Minutes of closed sessions are not public until the matters are resolved. In an email response to a public records request from Policy Watch, Dixon wrote the minutes should not yet be available since “Compute North has not yet become a customer and since negotiations are continuing concerning where it will locate in Greenville or Pitt County as a customer of the Commission and under what terms, including possible economic development incentives.”
If the commission approves economic development incentives, it must do so in open session. That hasn’t happened yet.
Many companies that host cryptomines claim that they can use renewable energy to power their operations. However, that depends on the region’s energy mix. Even with inroads into renewables, most of the energy in North Carolina still comes from fossil fuels.
Last week, a U.S. House subcommittee held a hearing about the energy impacts of cryptocurrency. Chairman Frank Pallone (D-N.J.) did not mention Compute North by name, but did cite “one cryptomining facility in Kearney, Nebraska,” that co-located with a solar farm in an effort to use renewable energy. Nonetheless, Pallone said, that operation relies on at least a third of its power on fossil fuels.
It remains to be seen how Compute North’s need for electricity will affect Duke Energy’s clean energy mandate, the costs of which can be passed to ratepayers. As laid out in House Bill 951, which is now law, investor-owned utilities, such as Duke and Dominion, must reduce their carbon dioxide emissions in North Carolina by 70% by 2030, over 2005 levels.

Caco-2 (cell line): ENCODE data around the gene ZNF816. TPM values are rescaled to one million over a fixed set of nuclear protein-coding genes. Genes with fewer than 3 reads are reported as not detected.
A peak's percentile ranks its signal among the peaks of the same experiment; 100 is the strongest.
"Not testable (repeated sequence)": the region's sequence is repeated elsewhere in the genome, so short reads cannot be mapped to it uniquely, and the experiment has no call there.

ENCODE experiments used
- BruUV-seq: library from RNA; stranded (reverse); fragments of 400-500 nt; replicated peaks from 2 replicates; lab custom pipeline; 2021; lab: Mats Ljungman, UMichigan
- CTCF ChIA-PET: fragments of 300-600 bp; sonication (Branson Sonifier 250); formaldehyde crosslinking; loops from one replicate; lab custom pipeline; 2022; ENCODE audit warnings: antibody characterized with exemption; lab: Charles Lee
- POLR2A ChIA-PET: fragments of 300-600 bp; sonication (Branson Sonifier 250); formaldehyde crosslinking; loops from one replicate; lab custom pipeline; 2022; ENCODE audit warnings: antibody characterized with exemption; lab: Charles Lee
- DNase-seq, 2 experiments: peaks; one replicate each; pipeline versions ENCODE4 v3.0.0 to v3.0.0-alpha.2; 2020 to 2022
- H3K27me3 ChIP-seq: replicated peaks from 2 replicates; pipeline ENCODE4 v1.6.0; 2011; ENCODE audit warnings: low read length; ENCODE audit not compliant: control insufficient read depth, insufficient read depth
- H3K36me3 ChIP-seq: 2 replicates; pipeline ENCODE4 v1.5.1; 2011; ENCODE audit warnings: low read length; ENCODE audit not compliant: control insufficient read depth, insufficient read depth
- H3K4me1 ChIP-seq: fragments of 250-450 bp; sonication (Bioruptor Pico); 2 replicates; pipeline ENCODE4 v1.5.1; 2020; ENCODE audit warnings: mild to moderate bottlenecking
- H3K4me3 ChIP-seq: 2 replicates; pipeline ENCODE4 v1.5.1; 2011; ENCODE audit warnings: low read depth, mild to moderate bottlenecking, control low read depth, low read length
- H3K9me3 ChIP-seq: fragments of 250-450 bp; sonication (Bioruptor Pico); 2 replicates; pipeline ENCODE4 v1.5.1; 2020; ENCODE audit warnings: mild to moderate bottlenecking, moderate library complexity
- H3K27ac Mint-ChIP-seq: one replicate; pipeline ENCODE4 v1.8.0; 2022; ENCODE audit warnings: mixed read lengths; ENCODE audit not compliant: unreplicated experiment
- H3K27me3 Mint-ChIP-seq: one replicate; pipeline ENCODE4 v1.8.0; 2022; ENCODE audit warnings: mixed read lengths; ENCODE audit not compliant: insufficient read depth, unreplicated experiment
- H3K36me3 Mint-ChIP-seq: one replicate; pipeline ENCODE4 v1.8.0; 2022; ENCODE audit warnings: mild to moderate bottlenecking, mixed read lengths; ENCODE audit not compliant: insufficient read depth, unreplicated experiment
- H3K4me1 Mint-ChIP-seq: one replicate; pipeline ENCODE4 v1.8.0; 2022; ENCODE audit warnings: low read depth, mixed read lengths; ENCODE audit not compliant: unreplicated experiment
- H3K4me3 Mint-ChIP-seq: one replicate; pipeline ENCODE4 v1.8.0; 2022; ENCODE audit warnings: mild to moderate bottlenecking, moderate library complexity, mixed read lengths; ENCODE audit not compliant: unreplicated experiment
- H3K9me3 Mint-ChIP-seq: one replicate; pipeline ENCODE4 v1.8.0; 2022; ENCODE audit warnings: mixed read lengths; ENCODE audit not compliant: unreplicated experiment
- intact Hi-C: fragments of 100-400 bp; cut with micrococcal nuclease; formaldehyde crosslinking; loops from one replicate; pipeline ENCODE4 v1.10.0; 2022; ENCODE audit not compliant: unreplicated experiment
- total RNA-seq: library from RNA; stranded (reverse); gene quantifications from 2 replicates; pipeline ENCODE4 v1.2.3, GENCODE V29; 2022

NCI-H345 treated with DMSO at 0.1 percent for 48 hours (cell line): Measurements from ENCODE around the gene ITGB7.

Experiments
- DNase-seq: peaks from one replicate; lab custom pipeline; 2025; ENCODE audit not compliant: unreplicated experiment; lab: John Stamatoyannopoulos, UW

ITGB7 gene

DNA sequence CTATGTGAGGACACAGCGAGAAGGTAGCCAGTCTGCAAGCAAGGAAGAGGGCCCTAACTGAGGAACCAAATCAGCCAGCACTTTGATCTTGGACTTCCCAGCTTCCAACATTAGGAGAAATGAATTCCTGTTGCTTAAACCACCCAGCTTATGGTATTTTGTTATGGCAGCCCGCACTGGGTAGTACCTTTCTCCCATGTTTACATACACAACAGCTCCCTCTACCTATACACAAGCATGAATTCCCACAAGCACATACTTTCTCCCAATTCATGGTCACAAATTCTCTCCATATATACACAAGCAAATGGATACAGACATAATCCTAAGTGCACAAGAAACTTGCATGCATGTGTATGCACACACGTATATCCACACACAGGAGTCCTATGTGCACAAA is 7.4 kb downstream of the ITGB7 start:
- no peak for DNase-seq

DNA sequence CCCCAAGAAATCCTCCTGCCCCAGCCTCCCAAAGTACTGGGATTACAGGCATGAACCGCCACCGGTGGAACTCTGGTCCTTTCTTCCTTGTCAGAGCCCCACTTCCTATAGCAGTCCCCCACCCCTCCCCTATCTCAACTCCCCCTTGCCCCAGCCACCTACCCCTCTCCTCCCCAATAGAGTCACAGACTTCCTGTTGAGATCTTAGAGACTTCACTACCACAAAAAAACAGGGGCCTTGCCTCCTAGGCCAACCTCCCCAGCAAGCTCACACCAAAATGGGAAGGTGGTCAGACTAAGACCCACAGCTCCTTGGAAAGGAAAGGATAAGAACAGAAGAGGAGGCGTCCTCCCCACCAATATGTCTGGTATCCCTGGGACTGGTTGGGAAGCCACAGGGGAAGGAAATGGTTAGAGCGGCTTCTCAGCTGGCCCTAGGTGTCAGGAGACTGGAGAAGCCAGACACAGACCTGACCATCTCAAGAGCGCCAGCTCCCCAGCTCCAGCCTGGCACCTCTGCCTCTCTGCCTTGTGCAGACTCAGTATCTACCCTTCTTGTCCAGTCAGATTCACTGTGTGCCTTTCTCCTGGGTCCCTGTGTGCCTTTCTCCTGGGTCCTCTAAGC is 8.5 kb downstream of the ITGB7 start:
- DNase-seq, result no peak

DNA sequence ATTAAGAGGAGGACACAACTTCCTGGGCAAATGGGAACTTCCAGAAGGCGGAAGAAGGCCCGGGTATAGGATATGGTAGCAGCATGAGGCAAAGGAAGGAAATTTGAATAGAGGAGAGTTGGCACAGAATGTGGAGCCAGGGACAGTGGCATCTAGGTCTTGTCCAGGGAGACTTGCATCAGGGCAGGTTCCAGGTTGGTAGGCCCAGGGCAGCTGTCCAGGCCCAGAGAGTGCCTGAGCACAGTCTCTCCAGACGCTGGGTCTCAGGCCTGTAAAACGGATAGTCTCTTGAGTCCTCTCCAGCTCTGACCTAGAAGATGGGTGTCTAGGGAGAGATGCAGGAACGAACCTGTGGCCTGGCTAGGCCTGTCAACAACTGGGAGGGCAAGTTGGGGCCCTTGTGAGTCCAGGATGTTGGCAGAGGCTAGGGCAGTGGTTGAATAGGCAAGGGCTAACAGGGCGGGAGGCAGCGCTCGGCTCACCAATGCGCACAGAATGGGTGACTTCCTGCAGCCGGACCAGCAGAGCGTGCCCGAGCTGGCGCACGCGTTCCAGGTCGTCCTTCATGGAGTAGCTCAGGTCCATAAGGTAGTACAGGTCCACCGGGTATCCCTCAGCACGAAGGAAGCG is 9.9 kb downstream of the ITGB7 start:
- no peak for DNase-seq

Yet cryptomining emits large amounts of carbon. One estimate, presented before a congressional subcommittee last week, found that globally in 2021 carbon emissions from Bitcoin and Ethereum cryptomining to be 78.8 million tons of carbon—roughly equivalent to the tailpipe emissions from more than 15.5 million gasoline powered cars on the road every year.
Duke Energy spokesman Bill Norton told Policy Watch via email that, “as a regulated utility, we have an obligation to serve all customers. Projected load growth will be factored into the Carbon Plan proposal that we’re developing to meet North Carolina’s clean energy targets.”
Ann Maxwell, a member of Greenville’s Environmental Advisory Commission, told council members that Compute North’s presence conflicts with the city’s adopted plan to promote a green economy, including the reduction of greenhouse gas emissions. “This is not green energy,” Maxwell said. “We can’t do that with this project.”
Shortly before Monday’s vote by the Greenville City Council, Monica Daniels, who has served on Greenville City Council since 2019, said she was concerned about the level of support for the project. She and Councilwoman Rose Glover voted against the zoning. “Everyone who’s for it is affiliated with it in some way, ” Daniels said. “We can’t discredit the concerns of people in the neighborhood.”
Rick Smiley, who has served on City Council since 2013, said the vote should be based on “benefits to the county, Greenville and the Greenville Utilities Commission.” As for other issues, like global warming, “it’s a mistake to think this vote will affect that. This vote is not about those issues.”